My husband has been asked questions like, “How can you be married to a Democrat?” Rush Limbaugh, Sean Hannity, and powerful politicians say all sorts of horrible things about me based on my political party label. I know because I listen to KOTA radio and I read their tweets. Since I live in South Dakota, I don’t hear as much criticism of Republicans (unless they’re criticizing each other), but I realize nasty, demeaning name calling plagues both political parties.   

Marriage and relationships are difficult enough without certain politicians and media maniacs doing their best to hinder our efforts at understanding and unity. Powerful people are encouraging us to distrust and disrespect each other. It’s frightening because it wasn’t all that long ago that we had a horrible civil war in our country in which family members, neighbors – fellow Americans – fought and killed each other over issues that continue to plague us today.

I’m an educator and have spent my career in the service sector. My husband has spent his entire career as a businessman. I love teaching and the community service work I have done and do, but I count myself lucky to have fallen in love with someone who could show me a different perspective. I’ve studied and taught economics but being married to a businessman has helped me better understand the complexities of a sector I wasn’t previously connected to. My husband gets to hear from me about the education and service segments of our nation. Ideally, we will always appreciate the insights and awareness each of us brings to the relationship and use our diverse experiences to make wiser decisions and produce more intelligent opinions. And often (not always unfortunately) that is just what happens.

There’s a myth out there that we can’t talk about politics or religion in polite company. We’re just too different and can’t agree. It’s true that our pride, egos, and lack of self-control can really derail a conversation and ruin a dinner party. But if we don’t communicate, we’ll never understand those with different life experiences and concerns. We’ll never see the whole picture and we’ll be stuck with our limited vision, unable to let in the light of knowledge and empathy, unable to courageously explore new ideas and adapt to an ever-changing world.

Another myth is that it’s weak and wishy-washy to change our minds or consider compromise. If we believe it’s weak to admit uncertainty or seek balanced solutions, we certainly won’t listen to anyone who challenges our self-declared righteousness, especially if they’re from a group or political party we’ve been told is inferior and trying to ruin our country. We cover ourselves with a shield of defensiveness and pride and attack those who disagree with us. Just as detrimental can be hiding behind a shield of shame and denial, afraid to challenge lies and injustice.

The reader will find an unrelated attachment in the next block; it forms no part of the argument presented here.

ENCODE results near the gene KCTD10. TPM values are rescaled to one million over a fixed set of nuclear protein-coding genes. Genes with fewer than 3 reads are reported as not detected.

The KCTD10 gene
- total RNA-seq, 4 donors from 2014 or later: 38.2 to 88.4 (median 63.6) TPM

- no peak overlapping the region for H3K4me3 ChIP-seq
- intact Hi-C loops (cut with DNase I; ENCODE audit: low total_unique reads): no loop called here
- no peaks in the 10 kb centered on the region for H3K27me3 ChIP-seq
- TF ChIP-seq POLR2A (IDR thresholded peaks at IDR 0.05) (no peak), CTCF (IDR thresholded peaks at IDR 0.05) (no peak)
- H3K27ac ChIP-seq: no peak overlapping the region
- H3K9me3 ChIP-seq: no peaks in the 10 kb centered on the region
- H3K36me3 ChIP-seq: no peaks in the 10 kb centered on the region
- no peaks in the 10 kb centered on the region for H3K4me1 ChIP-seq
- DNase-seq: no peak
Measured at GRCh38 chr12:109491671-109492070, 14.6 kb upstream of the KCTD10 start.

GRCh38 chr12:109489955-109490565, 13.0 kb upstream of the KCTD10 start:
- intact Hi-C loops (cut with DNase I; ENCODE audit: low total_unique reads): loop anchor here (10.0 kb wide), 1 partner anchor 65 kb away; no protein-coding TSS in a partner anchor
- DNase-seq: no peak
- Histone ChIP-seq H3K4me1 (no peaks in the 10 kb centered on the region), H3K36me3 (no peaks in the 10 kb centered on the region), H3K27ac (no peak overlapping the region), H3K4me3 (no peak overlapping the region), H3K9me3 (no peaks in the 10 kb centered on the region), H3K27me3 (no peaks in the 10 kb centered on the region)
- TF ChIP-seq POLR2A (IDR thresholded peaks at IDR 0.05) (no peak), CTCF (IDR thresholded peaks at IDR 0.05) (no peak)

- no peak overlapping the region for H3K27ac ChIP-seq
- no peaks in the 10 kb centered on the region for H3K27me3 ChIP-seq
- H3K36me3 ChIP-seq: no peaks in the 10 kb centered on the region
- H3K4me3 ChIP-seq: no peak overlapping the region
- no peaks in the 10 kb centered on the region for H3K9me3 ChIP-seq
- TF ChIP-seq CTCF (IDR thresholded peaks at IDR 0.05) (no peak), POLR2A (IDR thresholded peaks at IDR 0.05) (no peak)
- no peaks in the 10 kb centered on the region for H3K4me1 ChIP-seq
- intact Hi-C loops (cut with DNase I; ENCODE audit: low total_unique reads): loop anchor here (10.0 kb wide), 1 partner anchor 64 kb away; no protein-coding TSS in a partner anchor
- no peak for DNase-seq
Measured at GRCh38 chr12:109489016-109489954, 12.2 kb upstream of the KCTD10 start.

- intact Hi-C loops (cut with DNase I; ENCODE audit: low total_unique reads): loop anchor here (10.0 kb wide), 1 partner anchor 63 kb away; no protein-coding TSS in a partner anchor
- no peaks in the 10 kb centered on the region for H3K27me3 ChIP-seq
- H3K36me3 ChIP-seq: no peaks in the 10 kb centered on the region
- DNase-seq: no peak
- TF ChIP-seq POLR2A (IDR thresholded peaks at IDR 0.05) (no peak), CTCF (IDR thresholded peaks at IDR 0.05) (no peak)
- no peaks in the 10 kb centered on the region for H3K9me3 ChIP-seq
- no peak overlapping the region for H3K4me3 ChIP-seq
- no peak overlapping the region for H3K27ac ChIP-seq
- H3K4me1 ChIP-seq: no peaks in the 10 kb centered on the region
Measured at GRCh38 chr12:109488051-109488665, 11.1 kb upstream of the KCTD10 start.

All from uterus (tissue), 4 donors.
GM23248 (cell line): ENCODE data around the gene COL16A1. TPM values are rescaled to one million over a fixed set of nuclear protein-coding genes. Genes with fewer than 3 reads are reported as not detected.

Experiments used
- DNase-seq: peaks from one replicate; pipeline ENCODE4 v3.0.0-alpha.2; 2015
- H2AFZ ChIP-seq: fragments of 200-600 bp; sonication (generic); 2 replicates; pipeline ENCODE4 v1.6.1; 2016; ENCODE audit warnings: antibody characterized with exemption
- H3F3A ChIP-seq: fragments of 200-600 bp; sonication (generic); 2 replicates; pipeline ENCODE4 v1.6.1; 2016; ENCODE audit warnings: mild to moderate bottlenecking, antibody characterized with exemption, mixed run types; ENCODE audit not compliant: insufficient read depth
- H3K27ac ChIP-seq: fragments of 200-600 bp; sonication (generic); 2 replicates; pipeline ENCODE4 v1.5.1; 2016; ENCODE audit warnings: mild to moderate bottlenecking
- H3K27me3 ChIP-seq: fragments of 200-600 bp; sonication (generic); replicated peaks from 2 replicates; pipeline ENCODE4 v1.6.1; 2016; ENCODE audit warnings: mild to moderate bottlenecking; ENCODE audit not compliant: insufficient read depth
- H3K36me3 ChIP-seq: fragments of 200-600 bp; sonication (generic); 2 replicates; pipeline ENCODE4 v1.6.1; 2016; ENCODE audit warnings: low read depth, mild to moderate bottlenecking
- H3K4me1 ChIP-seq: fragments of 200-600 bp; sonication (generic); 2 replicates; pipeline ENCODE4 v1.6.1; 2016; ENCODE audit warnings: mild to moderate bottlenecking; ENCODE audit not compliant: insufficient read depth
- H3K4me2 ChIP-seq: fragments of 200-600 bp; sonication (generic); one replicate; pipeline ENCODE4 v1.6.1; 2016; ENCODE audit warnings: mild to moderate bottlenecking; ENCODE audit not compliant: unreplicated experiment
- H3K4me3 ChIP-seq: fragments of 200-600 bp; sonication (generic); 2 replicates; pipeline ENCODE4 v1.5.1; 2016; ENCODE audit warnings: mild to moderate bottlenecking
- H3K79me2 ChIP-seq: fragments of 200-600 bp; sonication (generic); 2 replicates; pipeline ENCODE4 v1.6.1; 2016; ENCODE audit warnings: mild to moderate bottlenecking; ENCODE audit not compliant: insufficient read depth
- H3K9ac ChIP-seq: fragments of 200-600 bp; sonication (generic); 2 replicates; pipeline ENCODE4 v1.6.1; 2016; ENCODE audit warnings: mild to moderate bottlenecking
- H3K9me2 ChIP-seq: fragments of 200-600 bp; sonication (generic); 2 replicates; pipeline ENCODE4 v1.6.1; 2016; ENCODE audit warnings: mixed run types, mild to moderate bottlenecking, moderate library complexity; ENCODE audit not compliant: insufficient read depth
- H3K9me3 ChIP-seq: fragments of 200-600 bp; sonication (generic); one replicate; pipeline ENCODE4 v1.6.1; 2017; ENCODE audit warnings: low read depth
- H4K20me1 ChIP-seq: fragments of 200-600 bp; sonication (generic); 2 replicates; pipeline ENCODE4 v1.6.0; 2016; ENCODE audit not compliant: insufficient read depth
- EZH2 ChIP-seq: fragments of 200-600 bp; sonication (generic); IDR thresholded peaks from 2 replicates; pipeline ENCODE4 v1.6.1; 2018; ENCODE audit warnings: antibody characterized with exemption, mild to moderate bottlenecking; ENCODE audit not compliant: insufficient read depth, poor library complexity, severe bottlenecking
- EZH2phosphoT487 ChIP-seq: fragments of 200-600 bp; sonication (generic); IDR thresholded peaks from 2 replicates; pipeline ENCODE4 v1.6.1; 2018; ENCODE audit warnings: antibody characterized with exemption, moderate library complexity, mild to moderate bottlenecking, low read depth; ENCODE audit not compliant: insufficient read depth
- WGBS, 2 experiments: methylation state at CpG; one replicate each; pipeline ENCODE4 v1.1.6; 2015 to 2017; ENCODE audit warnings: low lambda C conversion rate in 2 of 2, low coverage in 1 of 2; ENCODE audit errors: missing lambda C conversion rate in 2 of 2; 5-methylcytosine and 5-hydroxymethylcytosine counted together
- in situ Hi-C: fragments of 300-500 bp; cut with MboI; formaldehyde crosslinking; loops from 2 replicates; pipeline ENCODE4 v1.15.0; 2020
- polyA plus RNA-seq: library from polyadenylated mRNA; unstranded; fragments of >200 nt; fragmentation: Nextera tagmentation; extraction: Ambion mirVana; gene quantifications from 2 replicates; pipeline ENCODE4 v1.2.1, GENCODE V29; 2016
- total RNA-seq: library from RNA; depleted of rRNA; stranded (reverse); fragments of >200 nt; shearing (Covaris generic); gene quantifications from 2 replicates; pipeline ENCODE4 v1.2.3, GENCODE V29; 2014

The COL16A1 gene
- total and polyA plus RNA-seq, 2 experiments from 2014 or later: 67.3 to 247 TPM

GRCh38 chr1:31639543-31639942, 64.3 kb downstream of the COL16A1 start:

Tolerating uncertainty, listening to different perspectives, and striving for cooperative, win-win solutions isn’t just kind and nice; it’s productive, intelligent, and wise. Imagine if we tried not to impose our views on others and not to conform to the demands of others. Instead, we shared our thoughts freely and respectfully, without fear or manipulation, and listened to the stories of others with open minds and open hearts. That behavior could result in genuine dialogue that focused on solving problems and finding answers that unify, not divide us.

If we want to fly, we need our right wing, our left wing, and everything in between working together. We can trade in our shields of defensiveness and denial and pick up the shield of love and compassion. That takes courage and effort.

My husband and I may be labeled differently when we go to vote, but we, like most Democrats and Republicans, have so much in common. Both of us support equal rights, affordable health care for all, clean water and air, parks and wilderness areas, freedom from unnecessary regulations, sensible gun laws, responsible fiscal policies, child protection, and the list goes on. We value generosity, honesty, hard work, conscientiousness, compassion and respect for others, and the list goes on.